What's a Reichstag fire breakup?

by phil on Tuesday Mar 3, 2009 11:00 PM
helpful words to label things, neologism

I love meme-spotting.

Anyway, Anonymous asked MetaFilter, "What does 'back off' mean?" She then goes on to describe a weekend of missed calls to her boyfriend, culminating in an abrupt email from him stating, "This isn't working, back off."

scody replied with a handy comment:

I feel like this is a no win situation and just wonder if this is his immature way to break up for good with no conversation responsibility.

I think you nailed it. It's what I call a Reichstag fire breakup -- create a nasty conflagration that you can then blame on the other party as justification for moving on. It's a small, nasty, coward's way out. It's also not that uncommon, though one would hope that someone in his late 30s would have grown out of it.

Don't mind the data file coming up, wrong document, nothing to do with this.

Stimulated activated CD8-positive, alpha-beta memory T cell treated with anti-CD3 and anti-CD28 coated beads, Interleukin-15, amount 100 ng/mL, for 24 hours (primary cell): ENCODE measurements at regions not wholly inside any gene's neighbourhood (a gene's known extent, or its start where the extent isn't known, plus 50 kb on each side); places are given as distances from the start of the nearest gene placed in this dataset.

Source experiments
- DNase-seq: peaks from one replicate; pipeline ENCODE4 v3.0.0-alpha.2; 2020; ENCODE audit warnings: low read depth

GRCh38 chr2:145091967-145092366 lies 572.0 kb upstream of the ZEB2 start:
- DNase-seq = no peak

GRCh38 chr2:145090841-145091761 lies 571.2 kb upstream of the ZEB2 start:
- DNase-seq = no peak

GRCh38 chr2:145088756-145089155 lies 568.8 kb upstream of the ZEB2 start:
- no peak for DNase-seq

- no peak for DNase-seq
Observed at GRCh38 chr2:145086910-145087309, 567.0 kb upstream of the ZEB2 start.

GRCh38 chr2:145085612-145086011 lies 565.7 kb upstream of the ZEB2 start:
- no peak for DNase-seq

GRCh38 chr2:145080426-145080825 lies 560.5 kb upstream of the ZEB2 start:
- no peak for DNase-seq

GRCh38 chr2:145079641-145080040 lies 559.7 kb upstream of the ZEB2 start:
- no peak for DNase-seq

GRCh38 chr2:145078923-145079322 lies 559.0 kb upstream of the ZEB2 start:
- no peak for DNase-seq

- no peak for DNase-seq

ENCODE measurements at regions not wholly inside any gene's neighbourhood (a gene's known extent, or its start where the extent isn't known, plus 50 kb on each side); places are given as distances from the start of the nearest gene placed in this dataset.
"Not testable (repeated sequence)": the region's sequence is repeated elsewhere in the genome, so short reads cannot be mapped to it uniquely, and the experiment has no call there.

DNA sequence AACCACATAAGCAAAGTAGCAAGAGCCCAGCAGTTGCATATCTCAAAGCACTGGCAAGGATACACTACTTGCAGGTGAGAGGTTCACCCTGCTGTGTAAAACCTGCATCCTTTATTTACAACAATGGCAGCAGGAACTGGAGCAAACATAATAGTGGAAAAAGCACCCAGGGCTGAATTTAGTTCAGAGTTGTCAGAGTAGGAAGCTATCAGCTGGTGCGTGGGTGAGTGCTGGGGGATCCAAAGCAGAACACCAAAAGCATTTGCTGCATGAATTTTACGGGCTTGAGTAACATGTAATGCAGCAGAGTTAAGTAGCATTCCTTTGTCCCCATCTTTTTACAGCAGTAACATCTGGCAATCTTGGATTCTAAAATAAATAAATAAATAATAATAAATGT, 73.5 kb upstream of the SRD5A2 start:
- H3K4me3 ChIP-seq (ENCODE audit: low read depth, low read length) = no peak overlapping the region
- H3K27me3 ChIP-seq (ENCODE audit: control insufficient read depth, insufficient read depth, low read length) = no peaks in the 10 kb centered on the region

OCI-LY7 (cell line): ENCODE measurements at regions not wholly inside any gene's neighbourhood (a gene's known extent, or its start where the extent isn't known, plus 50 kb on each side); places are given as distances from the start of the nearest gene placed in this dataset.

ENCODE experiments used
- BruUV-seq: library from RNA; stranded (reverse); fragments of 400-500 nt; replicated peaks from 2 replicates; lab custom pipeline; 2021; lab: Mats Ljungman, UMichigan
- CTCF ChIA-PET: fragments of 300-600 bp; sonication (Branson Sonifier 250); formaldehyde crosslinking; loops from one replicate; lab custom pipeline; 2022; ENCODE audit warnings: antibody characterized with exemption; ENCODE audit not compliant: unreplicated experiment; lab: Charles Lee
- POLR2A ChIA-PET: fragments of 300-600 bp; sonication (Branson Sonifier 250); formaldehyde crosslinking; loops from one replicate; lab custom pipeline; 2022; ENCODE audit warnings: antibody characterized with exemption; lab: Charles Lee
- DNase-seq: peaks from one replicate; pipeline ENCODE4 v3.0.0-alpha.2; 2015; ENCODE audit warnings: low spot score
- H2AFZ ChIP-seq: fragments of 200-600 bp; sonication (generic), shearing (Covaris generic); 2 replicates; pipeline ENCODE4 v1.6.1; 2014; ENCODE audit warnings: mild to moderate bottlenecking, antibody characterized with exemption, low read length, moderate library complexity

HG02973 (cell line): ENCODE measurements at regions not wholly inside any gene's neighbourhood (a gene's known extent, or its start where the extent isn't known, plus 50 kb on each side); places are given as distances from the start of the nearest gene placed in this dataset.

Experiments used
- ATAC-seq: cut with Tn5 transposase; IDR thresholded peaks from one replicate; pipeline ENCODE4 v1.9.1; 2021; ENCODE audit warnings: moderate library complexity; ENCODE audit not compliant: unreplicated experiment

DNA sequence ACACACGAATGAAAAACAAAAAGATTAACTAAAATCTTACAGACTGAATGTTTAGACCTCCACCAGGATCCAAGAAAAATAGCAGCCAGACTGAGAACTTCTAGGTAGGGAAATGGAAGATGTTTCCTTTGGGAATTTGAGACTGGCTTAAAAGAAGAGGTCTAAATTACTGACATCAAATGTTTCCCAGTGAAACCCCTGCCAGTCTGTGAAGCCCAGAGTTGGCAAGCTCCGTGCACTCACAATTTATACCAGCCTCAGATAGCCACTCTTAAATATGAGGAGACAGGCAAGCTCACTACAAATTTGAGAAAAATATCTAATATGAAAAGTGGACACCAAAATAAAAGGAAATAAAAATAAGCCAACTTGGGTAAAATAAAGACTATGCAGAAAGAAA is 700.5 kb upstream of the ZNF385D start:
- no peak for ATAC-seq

Read the rest of his comment here.

Similar thing happened to a friend of mine recently.


Squidhelmet said on March 9, 2009 11:25 AM:

This is a great post and a great metaphor.

I remember having that feeling with a high-school break-up. Wondering if I could somehow avoid that break-up explanation discussion because I knew that I would be stoically sitting there next to someone who would be crying to me.

The funny factors are the age of the people involved, the length of the relationship, and the sort of unequivocal language he's using that is still somehow unclear.

Saying "back off" to someone you love means one thing, and saying "back off" to someone you don't love anymore means another. Here confusion is totally justifiable. Men...

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